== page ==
Whether you colour the concrete or toss in additives such as glass, the concrete making up your concrete countertop will still cure dull, and remain so unless you shine it to a polish. Polishing your concrete countertop is as simple as applying a series of wet sanding pads. Each pad helps to smooth out the concrete; removing the slightest imperfection until the countertop begins to shine. To maintain the shine, you'll need to apply a protective layer of concrete sealer. The seal forms a wear layer, absorbing the scratches or dings that can dull the shine. The process takes time, but the result is a glossy finish that transforms the dull concrete countertop into a shining, attention-grabbing centrepiece.
- Skill level:
Things you need
- PH-neutral cleanser
- Nylon scrub brush
- Orbital sander
- Rigid backer pad
- Polishing pads, 400-3,000 grit
- Wet/dry sandpaper 400-3,000 grit
- Concrete sealant
Clean the countertop of any dirt or debris using a pH-neutral cleanser and warm water with a sponge or nylon scrub brush. Rinse the cleanser off with clean water.
Use an orbital sander to polish a shine into the countertop. Attach a rigid backer pad to the sander to hold the polishing pads horizontal while polishing the countertop, then attach a 400-grit pad to the backer pad. Saturate the concrete surface with water using a damp cloth. The water will wet the concrete surface to prevent dust from rising as you use the pads. Turn on the sander and then place the pad onto one of the countertop surface corners. Keep the countertop saturated with the water.
Run the pad in rows along the countertop to smooth the counter, removing any irregularities in the surface. Move the sander in small circles, keeping the pad horizontal to prevent creating swirls in the concrete finish. After grinding the surface you'll notice a series of pinholes in the countertop.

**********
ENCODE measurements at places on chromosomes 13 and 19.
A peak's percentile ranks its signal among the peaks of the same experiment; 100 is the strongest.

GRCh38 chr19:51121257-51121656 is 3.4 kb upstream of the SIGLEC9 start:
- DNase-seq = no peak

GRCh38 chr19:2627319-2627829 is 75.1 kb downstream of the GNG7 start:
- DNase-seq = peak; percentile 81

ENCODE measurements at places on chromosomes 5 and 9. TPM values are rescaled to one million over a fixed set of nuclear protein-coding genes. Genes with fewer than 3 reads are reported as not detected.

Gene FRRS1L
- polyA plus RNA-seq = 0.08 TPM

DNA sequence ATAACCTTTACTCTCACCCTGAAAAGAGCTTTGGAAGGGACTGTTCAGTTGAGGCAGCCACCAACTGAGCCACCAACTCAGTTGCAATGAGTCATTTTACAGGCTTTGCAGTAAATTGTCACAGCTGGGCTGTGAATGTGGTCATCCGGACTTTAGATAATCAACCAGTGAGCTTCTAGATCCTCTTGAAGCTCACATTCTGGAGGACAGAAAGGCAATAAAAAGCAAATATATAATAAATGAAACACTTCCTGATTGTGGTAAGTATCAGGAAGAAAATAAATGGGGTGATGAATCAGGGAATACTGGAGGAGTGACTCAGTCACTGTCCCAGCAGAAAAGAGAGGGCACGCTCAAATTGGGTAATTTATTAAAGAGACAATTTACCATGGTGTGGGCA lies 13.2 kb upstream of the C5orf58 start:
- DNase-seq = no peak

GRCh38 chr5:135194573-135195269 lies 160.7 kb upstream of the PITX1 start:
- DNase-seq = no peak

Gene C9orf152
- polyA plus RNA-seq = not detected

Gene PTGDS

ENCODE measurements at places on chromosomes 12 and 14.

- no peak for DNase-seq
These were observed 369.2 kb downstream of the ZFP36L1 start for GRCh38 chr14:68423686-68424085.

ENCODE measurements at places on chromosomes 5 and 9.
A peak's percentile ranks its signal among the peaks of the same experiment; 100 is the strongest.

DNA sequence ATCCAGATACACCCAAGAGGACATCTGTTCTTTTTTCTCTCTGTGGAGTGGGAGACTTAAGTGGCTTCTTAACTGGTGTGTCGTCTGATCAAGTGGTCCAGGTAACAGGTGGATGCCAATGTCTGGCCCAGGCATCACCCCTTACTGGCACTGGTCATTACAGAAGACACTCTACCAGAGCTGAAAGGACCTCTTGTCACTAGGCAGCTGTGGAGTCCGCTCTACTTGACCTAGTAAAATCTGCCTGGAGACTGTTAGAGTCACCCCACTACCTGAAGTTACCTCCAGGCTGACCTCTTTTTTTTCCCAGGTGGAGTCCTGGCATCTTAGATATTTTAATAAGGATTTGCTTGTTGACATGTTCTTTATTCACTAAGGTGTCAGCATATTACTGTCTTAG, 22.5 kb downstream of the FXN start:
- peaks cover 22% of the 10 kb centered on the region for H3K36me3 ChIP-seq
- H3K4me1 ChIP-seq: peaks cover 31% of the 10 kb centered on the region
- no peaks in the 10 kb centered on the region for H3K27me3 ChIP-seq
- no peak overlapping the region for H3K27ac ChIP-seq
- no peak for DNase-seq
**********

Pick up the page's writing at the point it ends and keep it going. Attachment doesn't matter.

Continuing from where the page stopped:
Use concrete slurry created from thin concrete mixed in a bucket to the consistency of toothpaste to fill in the pinholes. Spread the slurry over the countertop using a rubber-gloved hand, working it into the pinholes. Scrape the slurry along the top using a plastic putty knife, then allow it to set overnight. Polish the slurry with the 400-grit pad again to remove the layer from the countertop, leaving the holes filled.
Switch the pad to 800-grit and repeat the process of running the pad across the countertop surface, smoothing the concrete still further. Switch again to 1,500-grit and run the sander across the countertop a third time, after which the counter will develop a slight shine.
Switch to a 3,000-grit pad for the final run across the countertop to increase the shine of the concrete to a gloss. Turn off the sander and then wipe down the countertop with a damp cloth to remove any sanding residue.
Polish the countertop edges using wet/dry sandpaper on handheld blocks following the same procedure used with the top of the counter, as well as the same sandpaper grits. Keep the sandpaper wet to keep down concrete dust as you work, then wipe the countertop after achieving the glossy finish with a damp cloth. Allow the countertop to dry overnight.
Brush a layer of concrete sealant onto the countertop to protect the glossy finish from scratches and stains. Use a paintbrush to apply the sealant in even rows, covering the countertop with a moderate layer of the sealer. Allow the sealer to sit and penetrate the counter for about two hours, and then brush on a second lighter layer to make sure you covered the counter's entire surface. Wait 24 hours before using the countertop normally.
Tips and warnings
- Make sure you use a GFCI electrical socket when working with a wet surface to make sure any electrical faults in your sander will immediately result in an interruption of the flow of electricity rather than in an electrical shock.
- Wait at least 21 days after pouring a new countertop in place before polishing it to allow the countertop to cure completely after installation.
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